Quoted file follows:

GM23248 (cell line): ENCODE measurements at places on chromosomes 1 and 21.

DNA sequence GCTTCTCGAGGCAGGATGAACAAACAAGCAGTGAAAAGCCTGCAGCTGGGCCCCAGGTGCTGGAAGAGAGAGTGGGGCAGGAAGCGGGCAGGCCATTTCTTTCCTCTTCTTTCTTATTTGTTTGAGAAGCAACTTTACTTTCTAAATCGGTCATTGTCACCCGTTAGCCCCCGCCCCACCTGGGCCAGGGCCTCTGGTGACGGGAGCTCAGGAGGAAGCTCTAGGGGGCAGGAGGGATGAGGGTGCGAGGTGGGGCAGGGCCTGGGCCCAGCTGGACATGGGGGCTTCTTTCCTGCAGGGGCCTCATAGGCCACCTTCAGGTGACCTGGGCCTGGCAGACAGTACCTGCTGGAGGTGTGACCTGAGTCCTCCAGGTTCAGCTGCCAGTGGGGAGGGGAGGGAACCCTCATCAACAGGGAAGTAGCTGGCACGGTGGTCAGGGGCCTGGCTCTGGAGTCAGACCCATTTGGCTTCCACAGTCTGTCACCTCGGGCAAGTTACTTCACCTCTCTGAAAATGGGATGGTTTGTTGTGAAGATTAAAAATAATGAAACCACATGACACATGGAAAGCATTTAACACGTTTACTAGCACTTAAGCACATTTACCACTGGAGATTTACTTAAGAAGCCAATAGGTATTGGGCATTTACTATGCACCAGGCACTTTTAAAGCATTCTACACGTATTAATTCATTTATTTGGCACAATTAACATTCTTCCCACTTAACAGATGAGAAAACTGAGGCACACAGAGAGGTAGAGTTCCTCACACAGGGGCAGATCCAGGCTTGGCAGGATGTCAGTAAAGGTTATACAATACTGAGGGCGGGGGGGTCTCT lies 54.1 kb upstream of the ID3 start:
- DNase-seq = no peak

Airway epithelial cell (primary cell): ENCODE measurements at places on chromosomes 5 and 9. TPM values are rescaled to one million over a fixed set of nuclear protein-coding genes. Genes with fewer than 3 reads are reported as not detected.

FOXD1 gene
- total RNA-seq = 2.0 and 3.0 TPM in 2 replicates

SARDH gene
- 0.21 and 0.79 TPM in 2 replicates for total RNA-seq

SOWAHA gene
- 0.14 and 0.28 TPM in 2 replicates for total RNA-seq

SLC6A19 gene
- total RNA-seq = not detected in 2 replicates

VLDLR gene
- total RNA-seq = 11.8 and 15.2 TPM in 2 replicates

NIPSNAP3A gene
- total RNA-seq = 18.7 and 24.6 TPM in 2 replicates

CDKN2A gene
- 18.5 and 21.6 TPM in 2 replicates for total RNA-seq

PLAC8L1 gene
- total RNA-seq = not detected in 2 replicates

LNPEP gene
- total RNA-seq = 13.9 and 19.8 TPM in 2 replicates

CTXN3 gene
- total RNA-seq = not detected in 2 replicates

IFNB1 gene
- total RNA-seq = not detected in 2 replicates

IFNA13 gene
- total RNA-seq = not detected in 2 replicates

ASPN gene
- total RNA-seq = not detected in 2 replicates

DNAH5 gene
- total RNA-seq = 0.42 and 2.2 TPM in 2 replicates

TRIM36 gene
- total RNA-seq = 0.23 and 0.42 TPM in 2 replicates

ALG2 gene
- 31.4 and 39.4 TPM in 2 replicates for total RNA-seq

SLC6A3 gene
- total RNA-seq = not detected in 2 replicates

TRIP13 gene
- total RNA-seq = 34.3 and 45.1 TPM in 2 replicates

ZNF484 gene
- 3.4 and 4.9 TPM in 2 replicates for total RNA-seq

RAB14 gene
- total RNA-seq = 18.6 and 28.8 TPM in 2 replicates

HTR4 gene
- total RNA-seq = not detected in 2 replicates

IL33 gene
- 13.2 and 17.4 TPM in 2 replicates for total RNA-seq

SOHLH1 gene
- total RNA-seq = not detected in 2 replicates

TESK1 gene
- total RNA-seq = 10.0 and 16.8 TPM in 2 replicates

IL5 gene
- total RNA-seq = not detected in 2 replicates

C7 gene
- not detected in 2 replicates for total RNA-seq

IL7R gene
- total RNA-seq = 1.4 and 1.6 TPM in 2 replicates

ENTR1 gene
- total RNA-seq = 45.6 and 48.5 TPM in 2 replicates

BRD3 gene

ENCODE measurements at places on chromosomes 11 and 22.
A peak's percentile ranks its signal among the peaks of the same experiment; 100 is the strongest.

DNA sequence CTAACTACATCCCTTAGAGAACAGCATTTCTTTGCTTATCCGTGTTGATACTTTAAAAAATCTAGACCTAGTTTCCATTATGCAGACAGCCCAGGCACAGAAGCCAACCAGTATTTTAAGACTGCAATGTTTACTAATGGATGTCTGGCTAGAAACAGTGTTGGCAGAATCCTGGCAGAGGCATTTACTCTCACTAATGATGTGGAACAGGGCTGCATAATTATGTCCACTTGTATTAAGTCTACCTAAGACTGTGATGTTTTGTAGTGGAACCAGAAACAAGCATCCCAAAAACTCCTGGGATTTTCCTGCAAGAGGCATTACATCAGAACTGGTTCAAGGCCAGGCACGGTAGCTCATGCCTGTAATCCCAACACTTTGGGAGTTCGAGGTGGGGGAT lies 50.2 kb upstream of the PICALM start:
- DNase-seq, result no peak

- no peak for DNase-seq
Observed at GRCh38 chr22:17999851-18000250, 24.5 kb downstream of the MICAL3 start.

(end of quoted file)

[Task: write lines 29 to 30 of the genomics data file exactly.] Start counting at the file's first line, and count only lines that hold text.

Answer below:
ASPN gene
- total RNA-seq = not detected in 2 replicates